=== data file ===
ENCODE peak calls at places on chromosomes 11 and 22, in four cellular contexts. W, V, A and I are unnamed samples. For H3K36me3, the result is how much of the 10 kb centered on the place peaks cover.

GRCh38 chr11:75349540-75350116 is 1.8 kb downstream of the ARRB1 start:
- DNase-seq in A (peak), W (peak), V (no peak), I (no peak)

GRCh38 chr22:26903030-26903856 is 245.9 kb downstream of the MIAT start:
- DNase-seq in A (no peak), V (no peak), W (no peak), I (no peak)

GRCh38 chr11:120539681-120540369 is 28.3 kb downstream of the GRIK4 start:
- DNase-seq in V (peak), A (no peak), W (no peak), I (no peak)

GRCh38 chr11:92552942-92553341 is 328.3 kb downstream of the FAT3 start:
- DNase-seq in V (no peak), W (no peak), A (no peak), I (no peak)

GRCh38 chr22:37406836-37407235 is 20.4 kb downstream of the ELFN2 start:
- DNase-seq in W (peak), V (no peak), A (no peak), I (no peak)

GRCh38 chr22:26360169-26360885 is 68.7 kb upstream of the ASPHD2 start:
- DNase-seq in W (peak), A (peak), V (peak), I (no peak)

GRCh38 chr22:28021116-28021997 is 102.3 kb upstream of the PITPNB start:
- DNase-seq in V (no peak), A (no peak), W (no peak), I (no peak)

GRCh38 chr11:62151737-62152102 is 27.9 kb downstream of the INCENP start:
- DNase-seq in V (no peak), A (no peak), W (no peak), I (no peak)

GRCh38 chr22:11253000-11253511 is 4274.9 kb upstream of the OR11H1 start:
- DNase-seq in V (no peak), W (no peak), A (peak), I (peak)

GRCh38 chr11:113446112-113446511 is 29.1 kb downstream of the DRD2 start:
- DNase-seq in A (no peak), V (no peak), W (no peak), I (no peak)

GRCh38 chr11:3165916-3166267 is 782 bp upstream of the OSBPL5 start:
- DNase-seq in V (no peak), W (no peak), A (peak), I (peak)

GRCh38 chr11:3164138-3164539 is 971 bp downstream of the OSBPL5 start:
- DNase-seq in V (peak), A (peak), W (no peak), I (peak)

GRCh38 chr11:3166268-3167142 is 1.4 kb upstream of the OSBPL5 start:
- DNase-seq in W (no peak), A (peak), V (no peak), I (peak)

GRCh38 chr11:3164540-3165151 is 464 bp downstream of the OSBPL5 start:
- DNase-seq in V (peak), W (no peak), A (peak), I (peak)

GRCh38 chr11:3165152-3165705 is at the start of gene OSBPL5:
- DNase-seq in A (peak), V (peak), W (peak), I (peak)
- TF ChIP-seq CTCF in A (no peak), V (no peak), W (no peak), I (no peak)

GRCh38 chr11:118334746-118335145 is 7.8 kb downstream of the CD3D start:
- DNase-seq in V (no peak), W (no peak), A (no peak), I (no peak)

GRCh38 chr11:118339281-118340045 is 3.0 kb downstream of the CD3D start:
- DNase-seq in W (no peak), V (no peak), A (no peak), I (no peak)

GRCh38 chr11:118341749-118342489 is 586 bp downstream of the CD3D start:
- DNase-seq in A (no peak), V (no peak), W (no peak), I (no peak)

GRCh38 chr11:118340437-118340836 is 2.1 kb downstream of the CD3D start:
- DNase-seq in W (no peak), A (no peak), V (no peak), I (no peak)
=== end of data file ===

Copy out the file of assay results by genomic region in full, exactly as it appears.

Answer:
ENCODE peak calls at places on chromosomes 11 and 22, in four cellular contexts. W, V, A and I are unnamed samples. For H3K36me3, the result is how much of the 10 kb centered on the place peaks cover.

GRCh38 chr11:75349540-75350116 is 1.8 kb downstream of the ARRB1 start:
- DNase-seq in A (peak), W (peak), V (no peak), I (no peak)

GRCh38 chr22:26903030-26903856 is 245.9 kb downstream of the MIAT start:
- DNase-seq in A (no peak), V (no peak), W (no peak), I (no peak)

GRCh38 chr11:120539681-120540369 is 28.3 kb downstream of the GRIK4 start:
- DNase-seq in V (peak), A (no peak), W (no peak), I (no peak)

GRCh38 chr11:92552942-92553341 is 328.3 kb downstream of the FAT3 start:
- DNase-seq in V (no peak), W (no peak), A (no peak), I (no peak)

GRCh38 chr22:37406836-37407235 is 20.4 kb downstream of the ELFN2 start:
- DNase-seq in W (peak), V (no peak), A (no peak), I (no peak)

GRCh38 chr22:26360169-26360885 is 68.7 kb upstream of the ASPHD2 start:
- DNase-seq in W (peak), A (peak), V (peak), I (no peak)

GRCh38 chr22:28021116-28021997 is 102.3 kb upstream of the PITPNB start:
- DNase-seq in V (no peak), A (no peak), W (no peak), I (no peak)

GRCh38 chr11:62151737-62152102 is 27.9 kb downstream of the INCENP start:
- DNase-seq in V (no peak), A (no peak), W (no peak), I (no peak)

GRCh38 chr22:11253000-11253511 is 4274.9 kb upstream of the OR11H1 start:
- DNase-seq in V (no peak), W (no peak), A (peak), I (peak)

GRCh38 chr11:113446112-113446511 is 29.1 kb downstream of the DRD2 start:
- DNase-seq in A (no peak), V (no peak), W (no peak), I (no peak)

GRCh38 chr11:3165916-3166267 is 782 bp upstream of the OSBPL5 start:
- DNase-seq in V (no peak), W (no peak), A (peak), I (peak)

GRCh38 chr11:3164138-3164539 is 971 bp downstream of the OSBPL5 start:
- DNase-seq in V (peak), A (peak), W (no peak), I (peak)

GRCh38 chr11:3166268-3167142 is 1.4 kb upstream of the OSBPL5 start:
- DNase-seq in W (no peak), A (peak), V (no peak), I (peak)

GRCh38 chr11:3164540-3165151 is 464 bp downstream of the OSBPL5 start:
- DNase-seq in V (peak), W (no peak), A (peak), I (peak)

GRCh38 chr11:3165152-3165705 is at the start of gene OSBPL5:
- DNase-seq in A (peak), V (peak), W (peak), I (peak)
- TF ChIP-seq CTCF in A (no peak), V (no peak), W (no peak), I (no peak)

GRCh38 chr11:118334746-118335145 is 7.8 kb downstream of the CD3D start:
- DNase-seq in V (no peak), W (no peak), A (no peak), I (no peak)

GRCh38 chr11:118339281-118340045 is 3.0 kb downstream of the CD3D start:
- DNase-seq in W (no peak), V (no peak), A (no peak), I (no peak)

GRCh38 chr11:118341749-118342489 is 586 bp downstream of the CD3D start:
- DNase-seq in A (no peak), V (no peak), W (no peak), I (no peak)

GRCh38 chr11:118340437-118340836 is 2.1 kb downstream of the CD3D start:
- DNase-seq in W (no peak), A (no peak), V (no peak), I (no peak)